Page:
Gauteng MEC for Community Safety, Sizakele Nkosi-Malobane, has welcomed the sentencing of Sandile Mantsoe, saying it augments government’s unwavering war on Gender-Based Violence.
“We hope that the sentencing of Mantsoe will send a strong message to criminals out there that the criminal justice system will not hesitate to impose harsher sentences on those found guilty of such atrocious crimes.
“I want to convey a word of appreciation to the police for the thorough investigation, the arrest of Sandile Mantsoe and putting together a water-tight case before the court,” MEC Nkosi-Malobane said on Thursday.
The South Gauteng High Court Judge Peet Johnson on Thursday sentenced Mantsoe to an effective 32 years in prison – 30 years for the murder of Karabo Mokoena and a further five years for assault, and four years for defeating the ends of justice.
Two of the five years for the assault and three of the four years for the obstruction of justice would run concurrently.
Mantsoe’s lawyers have since indicated that he will seek leave to appeal his conviction and sentence.
Mokoena was murdered and her body burnt beyond recognition in April 2017. Her death sparked a nationwide outrage and debate on the scourge of Gender-Based Violence.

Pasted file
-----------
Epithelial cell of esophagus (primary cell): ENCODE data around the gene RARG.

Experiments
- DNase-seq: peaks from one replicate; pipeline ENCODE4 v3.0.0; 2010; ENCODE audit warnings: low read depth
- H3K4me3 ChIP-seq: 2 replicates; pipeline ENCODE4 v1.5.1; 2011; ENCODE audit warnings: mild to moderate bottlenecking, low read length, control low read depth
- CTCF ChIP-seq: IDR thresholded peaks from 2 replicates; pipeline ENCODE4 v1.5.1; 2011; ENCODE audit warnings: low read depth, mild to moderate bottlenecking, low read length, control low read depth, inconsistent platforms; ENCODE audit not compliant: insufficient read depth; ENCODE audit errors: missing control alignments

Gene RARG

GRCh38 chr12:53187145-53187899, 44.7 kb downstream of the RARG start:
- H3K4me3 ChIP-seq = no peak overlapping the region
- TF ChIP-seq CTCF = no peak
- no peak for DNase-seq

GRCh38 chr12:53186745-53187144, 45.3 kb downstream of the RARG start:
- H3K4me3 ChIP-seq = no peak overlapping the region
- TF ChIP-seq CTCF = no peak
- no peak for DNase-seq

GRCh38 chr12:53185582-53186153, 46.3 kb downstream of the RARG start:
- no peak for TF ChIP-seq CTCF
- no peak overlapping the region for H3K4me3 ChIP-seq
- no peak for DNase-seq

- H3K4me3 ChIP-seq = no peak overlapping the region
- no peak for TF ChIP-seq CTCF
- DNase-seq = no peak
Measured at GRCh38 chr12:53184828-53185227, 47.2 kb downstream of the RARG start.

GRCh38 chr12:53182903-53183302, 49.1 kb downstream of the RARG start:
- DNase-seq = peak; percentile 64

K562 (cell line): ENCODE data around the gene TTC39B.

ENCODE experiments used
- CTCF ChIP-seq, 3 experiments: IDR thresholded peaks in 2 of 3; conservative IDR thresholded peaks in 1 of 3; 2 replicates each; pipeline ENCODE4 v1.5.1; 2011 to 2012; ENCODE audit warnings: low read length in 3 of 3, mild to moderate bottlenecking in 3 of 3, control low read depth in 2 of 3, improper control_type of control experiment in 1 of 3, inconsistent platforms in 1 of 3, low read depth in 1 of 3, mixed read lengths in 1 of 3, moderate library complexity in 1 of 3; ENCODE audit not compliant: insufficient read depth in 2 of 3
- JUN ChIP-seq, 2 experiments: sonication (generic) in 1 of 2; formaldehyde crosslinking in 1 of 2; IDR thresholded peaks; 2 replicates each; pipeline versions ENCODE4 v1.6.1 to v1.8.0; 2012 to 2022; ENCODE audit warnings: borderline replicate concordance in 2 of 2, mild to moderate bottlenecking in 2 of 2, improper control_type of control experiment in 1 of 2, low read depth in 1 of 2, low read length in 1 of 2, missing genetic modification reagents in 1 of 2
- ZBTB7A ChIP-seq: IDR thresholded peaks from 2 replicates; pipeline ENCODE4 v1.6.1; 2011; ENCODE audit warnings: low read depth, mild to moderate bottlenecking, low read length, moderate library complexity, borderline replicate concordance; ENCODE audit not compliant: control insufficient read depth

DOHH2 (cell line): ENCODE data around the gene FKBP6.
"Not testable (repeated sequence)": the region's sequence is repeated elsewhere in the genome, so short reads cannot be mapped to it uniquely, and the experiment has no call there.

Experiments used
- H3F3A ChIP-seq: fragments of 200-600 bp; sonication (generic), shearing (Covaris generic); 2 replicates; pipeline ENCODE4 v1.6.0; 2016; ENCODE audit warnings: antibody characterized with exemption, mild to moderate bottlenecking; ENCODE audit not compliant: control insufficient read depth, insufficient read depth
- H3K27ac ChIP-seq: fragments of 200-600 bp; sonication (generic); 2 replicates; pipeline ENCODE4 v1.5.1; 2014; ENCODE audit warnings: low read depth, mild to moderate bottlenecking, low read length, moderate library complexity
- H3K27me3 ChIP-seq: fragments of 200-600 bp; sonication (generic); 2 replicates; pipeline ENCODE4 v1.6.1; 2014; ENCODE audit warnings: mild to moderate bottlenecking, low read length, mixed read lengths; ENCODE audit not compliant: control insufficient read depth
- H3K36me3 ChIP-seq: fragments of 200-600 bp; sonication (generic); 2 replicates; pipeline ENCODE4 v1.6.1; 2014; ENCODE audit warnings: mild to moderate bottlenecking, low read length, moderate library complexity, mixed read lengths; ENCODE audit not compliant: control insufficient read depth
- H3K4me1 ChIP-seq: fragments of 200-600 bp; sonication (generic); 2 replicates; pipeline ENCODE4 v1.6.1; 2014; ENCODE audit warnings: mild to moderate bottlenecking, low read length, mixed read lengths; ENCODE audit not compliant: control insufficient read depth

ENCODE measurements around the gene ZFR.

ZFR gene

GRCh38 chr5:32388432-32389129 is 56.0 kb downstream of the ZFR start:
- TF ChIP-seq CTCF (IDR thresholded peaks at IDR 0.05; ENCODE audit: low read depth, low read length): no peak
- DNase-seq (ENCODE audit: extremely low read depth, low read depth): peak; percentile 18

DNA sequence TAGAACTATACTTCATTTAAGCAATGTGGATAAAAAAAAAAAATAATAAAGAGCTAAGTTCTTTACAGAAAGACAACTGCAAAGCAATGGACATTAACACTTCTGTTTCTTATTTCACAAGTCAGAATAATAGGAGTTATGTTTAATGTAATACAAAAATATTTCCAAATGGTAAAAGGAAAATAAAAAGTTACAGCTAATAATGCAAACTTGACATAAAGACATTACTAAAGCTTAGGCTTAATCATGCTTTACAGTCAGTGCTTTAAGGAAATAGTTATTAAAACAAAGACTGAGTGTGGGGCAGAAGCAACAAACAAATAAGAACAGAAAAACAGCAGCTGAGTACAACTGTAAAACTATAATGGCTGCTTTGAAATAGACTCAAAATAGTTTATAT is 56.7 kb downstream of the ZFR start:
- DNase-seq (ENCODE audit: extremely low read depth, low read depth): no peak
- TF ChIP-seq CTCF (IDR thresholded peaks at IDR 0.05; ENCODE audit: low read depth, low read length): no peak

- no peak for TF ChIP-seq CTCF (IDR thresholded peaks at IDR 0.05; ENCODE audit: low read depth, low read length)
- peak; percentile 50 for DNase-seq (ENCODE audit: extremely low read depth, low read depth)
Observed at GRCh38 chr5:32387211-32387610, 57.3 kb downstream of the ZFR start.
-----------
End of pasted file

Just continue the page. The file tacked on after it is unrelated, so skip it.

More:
MEC Nkosi-Malobane said that he is hopeful that the sentencing will help restore public confidence in the criminal justice system.
“This is a demonstration that we will continue to deal harshly with anyone who violates the rights of the vulnerable groups, particularly women and children,” said the MEC, hoping that the Mokoena family will also find closure.
The Commission for Gender Equality (CGE) also welcomed the judgment, hoping that it will persuade partners to learn alternative ways of resolving intimate partner conflicts without resorting to violence.
“The killing of Karabo Mokoena has brought back the spotlight on intimate partner killings. These are the issues that top the Commission for Gender Equality agenda and therefore it is the view of the CGE that this scourge should be eradicated completely in South Africa,” said CGE Chairperson Lulama Nare.
Nare hopes that this case sets a precedent in terms of consistency and swiftness in prosecuting gender-based violence cases.
The human rights-based organisation went on to call upon all structures to work together in the eradication of gender-based violence in South Africa.
The commission said it is aware of the laudable policies, procedures and legislative frameworks put in place by the Department of Justice and Correctional Services to ensure an effective administration of justice.